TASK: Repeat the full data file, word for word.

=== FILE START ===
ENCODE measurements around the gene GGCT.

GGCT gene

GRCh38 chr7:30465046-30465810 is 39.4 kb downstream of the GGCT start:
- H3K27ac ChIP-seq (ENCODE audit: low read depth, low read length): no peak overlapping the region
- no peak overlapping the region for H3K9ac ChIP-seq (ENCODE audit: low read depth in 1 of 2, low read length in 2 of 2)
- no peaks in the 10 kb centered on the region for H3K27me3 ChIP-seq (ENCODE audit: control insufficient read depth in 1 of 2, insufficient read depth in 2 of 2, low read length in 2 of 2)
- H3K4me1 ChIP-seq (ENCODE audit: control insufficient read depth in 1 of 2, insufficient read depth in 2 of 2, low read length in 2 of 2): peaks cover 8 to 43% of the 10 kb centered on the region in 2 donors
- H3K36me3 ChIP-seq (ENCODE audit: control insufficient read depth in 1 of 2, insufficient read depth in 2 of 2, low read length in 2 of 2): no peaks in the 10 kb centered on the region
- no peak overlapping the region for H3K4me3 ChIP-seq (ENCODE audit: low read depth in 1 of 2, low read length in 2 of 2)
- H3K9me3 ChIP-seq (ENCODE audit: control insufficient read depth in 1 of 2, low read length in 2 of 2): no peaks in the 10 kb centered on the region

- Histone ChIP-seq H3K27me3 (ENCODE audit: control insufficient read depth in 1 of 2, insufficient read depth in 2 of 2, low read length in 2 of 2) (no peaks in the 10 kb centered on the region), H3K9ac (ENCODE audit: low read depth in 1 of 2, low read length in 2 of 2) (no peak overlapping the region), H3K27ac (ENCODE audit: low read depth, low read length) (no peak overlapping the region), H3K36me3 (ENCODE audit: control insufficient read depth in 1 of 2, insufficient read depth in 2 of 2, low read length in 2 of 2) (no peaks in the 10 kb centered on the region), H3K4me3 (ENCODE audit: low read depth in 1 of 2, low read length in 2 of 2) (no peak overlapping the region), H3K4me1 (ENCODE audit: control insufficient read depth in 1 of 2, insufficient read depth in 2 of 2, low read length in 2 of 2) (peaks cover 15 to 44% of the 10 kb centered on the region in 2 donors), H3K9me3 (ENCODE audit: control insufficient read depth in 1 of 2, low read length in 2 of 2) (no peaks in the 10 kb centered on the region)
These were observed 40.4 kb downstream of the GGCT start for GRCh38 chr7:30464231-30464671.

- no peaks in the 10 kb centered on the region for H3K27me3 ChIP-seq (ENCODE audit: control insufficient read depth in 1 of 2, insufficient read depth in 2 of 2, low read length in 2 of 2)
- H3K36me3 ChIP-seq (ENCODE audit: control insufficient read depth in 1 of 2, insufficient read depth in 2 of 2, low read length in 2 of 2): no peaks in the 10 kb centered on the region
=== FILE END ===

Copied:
ENCODE measurements around the gene GGCT.

GGCT gene

GRCh38 chr7:30465046-30465810 is 39.4 kb downstream of the GGCT start:
- H3K27ac ChIP-seq (ENCODE audit: low read depth, low read length): no peak overlapping the region
- no peak overlapping the region for H3K9ac ChIP-seq (ENCODE audit: low read depth in 1 of 2, low read length in 2 of 2)
- no peaks in the 10 kb centered on the region for H3K27me3 ChIP-seq (ENCODE audit: control insufficient read depth in 1 of 2, insufficient read depth in 2 of 2, low read length in 2 of 2)
- H3K4me1 ChIP-seq (ENCODE audit: control insufficient read depth in 1 of 2, insufficient read depth in 2 of 2, low read length in 2 of 2): peaks cover 8 to 43% of the 10 kb centered on the region in 2 donors
- H3K36me3 ChIP-seq (ENCODE audit: control insufficient read depth in 1 of 2, insufficient read depth in 2 of 2, low read length in 2 of 2): no peaks in the 10 kb centered on the region
- no peak overlapping the region for H3K4me3 ChIP-seq (ENCODE audit: low read depth in 1 of 2, low read length in 2 of 2)
- H3K9me3 ChIP-seq (ENCODE audit: control insufficient read depth in 1 of 2, low read length in 2 of 2): no peaks in the 10 kb centered on the region

- Histone ChIP-seq H3K27me3 (ENCODE audit: control insufficient read depth in 1 of 2, insufficient read depth in 2 of 2, low read length in 2 of 2) (no peaks in the 10 kb centered on the region), H3K9ac (ENCODE audit: low read depth in 1 of 2, low read length in 2 of 2) (no peak overlapping the region), H3K27ac (ENCODE audit: low read depth, low read length) (no peak overlapping the region), H3K36me3 (ENCODE audit: control insufficient read depth in 1 of 2, insufficient read depth in 2 of 2, low read length in 2 of 2) (no peaks in the 10 kb centered on the region), H3K4me3 (ENCODE audit: low read depth in 1 of 2, low read length in 2 of 2) (no peak overlapping the region), H3K4me1 (ENCODE audit: control insufficient read depth in 1 of 2, insufficient read depth in 2 of 2, low read length in 2 of 2) (peaks cover 15 to 44% of the 10 kb centered on the region in 2 donors), H3K9me3 (ENCODE audit: control insufficient read depth in 1 of 2, low read length in 2 of 2) (no peaks in the 10 kb centered on the region)
These were observed 40.4 kb downstream of the GGCT start for GRCh38 chr7:30464231-30464671.

- no peaks in the 10 kb centered on the region for H3K27me3 ChIP-seq (ENCODE audit: control insufficient read depth in 1 of 2, insufficient read depth in 2 of 2, low read length in 2 of 2)
- H3K36me3 ChIP-seq (ENCODE audit: control insufficient read depth in 1 of 2, insufficient read depth in 2 of 2, low read length in 2 of 2): no peaks in the 10 kb centered on the region